Hassle maps reveal the gap between what your cyber team wants to experience and what the employees want and need – based on what efforts they are trying to do or tasks they are trying to complete. The ‘gap’ is where the opportunity for improvement creation lies. But I believe that gap is also where the opportunity for experience (re)design lies, and what the whole concept of re-mission is all about today.
Accepting that there is no ‘average’ employee, you need to ‘de-average,’ looking at the employee experience from multiple perspectives, for various segments of employees and different people in the chain of knowledge. The goal of creating hassle maps is to look at each type of person, not the person by themselves. You may draw anywhere from half of the dozen to a dozen hassle maps for any set of employees or business situation. You may uncover different hassle maps for various departments, management, supervisors, college students for the summer, agents, third parties–as well as for technology partners.
I believe the work of cyber activities and risk management always look at the persons’ problems, life experiences through a wide-angle lens. Overcome the hassles, fix the hassle experience, look outside their comfort zone to connect the dots from multiple experiences and values in their life to solve the people’s problem. In the business world solving customers hassles has become a standard operating procedure for Amazon, Apple, and Google. Hassle Maps will help re-mission and create discipleship at a faster rate.
Adrian points out that there are other types of hassle maps: (1) those that take you through the steps of the process a person goes through to do something; (2) those that also chart backstage and front-stage people, tools, and systems; and a third one (3) that graphs desirable yet mutually-exclusive peoples needs, experiences, desires, likes, dislike and goals, hassle maps are a slightly different flavor all the time and remember they do not replace your missional program or discipleship program you are subscribing too, this is a “pre-cyber, pre-risk effort”.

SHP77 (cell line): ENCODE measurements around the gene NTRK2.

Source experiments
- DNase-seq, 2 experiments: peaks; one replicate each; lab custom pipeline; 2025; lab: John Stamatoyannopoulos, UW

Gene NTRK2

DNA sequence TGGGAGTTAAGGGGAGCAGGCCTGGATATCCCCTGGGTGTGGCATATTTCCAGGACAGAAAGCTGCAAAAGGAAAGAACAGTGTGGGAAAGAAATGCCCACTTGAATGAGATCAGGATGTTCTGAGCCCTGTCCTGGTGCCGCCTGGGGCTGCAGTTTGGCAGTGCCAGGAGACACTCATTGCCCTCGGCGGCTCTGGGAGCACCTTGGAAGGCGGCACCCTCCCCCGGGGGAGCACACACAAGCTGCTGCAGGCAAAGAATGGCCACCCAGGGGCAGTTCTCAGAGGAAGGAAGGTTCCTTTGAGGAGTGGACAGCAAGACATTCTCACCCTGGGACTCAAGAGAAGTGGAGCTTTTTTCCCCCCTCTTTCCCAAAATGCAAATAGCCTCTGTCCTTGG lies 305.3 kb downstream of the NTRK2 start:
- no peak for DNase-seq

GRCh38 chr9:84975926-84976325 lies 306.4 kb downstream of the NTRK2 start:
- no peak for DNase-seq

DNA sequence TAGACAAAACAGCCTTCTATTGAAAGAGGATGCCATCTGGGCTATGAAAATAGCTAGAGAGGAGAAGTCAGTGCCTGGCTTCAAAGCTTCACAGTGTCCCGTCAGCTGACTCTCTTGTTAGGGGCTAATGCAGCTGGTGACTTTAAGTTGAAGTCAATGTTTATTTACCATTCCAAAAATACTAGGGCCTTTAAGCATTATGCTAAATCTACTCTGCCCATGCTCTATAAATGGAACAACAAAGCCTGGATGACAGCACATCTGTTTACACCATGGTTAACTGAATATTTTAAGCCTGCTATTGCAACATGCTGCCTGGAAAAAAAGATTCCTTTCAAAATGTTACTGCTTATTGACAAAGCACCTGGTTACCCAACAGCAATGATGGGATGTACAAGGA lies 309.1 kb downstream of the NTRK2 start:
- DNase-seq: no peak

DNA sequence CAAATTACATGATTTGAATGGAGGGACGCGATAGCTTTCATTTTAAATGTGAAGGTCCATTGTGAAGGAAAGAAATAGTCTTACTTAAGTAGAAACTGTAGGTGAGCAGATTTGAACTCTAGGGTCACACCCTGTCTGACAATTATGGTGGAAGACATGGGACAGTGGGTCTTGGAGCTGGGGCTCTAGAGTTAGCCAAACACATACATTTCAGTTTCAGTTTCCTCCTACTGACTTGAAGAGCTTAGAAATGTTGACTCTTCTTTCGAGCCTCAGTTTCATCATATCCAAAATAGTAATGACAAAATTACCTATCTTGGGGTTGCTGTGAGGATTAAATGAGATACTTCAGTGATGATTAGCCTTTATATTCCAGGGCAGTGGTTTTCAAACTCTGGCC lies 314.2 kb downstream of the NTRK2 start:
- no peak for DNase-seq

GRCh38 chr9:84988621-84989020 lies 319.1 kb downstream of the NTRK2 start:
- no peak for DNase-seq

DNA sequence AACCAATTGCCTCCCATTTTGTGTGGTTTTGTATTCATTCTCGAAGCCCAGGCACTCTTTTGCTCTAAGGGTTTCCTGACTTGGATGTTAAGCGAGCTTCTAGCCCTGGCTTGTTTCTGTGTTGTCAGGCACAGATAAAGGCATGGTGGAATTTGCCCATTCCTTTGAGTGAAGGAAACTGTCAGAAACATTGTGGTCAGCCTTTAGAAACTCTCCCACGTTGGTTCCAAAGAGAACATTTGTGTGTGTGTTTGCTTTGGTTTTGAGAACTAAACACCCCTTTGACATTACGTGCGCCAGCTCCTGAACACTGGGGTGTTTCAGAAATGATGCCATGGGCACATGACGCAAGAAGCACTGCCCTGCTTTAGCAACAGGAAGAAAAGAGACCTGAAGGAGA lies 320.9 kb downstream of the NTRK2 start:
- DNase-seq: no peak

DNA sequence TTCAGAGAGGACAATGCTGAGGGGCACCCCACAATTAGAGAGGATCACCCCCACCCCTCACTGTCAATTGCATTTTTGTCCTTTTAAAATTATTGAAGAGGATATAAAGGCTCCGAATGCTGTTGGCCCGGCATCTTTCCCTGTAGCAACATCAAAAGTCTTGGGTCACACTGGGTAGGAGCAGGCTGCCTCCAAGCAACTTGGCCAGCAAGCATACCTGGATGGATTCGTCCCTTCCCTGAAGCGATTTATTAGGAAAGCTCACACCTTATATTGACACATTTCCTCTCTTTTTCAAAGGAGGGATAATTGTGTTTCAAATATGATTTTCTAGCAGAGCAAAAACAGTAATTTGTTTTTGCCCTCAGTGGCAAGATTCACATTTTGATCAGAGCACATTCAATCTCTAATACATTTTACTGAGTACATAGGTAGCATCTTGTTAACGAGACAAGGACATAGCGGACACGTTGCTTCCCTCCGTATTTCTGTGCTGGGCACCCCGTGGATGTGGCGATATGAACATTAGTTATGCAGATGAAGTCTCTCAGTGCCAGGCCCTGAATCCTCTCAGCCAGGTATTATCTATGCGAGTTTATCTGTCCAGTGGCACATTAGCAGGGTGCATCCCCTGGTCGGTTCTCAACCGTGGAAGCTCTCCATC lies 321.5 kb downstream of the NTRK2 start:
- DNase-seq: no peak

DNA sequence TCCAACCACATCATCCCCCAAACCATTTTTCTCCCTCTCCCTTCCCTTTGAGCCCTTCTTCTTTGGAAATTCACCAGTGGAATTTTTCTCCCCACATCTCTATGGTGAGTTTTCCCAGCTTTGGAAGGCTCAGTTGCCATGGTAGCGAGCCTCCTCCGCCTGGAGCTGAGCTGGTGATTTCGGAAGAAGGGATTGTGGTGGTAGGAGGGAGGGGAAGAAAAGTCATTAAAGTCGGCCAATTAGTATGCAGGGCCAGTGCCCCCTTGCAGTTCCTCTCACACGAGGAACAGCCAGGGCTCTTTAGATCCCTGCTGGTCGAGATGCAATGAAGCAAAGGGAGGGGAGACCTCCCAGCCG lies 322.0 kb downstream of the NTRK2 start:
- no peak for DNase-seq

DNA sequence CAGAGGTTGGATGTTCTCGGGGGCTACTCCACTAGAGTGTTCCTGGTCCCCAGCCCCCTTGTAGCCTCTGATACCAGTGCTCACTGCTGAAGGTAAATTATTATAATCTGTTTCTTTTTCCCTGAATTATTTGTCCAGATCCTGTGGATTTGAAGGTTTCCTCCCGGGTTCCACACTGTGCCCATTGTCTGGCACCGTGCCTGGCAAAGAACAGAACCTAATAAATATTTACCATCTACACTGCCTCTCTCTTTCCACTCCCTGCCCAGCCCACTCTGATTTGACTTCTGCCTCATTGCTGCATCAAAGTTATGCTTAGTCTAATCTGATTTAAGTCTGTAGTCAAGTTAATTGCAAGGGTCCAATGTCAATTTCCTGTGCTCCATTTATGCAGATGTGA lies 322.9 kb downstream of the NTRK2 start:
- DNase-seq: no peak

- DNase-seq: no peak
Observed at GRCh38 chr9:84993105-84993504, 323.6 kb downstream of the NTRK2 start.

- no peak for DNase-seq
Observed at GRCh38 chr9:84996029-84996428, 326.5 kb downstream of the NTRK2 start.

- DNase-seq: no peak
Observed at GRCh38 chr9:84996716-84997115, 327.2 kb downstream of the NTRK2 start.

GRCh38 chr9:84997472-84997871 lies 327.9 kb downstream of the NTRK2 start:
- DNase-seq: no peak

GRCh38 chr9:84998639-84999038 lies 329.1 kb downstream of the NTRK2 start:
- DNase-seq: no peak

To develop a hassle map, you start by thinking about needs, pain points, and desired outcomes. We want to think about these things as we design an excellent discipleship experience. But, as Adrian outlines in his description of Hassle Maps: “The Genesis of Demand, hassle maps can be mental constructs (journey maps are not) or real maps.”
Keep in mind; there’s no perfect way to create hassle maps, but the more you use them, the better you will get at ‘perfecting’ them, which is why you need to look at:
· Different personas, as different people types have various problems, pain points, and desired outcomes. Understand your people’s needs and what drives them crazy about your mission and effort.
· Start by asking what people dislike and what makes them furious about what you say and do? What pain points are they experiencing? What problems are they trying to solve in their own lives their families and at work?
· Identify what it’s like to experience for yourself what the people are suffering. Consider the strengths and weaknesses of your communications. Are you an introvert or extrovert? That will have challenges in both for your roll out.
· Look to other cyber programs, the actual application may be spot on once the people are on board, but what about the pursuit of getting them on board? Look for inspiring solutions.
· Then quantify the effort for the person and you; what saves energy for both?
· And like journey maps, hassle maps are also not static. Update the maps as technologies, people, processes, programs, and needs evolve.
Hassle maps are all about talking to people, and listening to people, and observing them and characterizing and empathizing with people.
So ask yourself, “Is it time for you to walk in your peoples’ shoes as they experience your cyber mission efforts, identify the pain points and the frustrations, and develop the next “come follow me” (figuratively speaking)?
I’ll borrow today’s closing quote from “The Art of Hassle Map Thinking”…and put a slight spin to it:
“When you discover a problem, you discover a cyber solution.”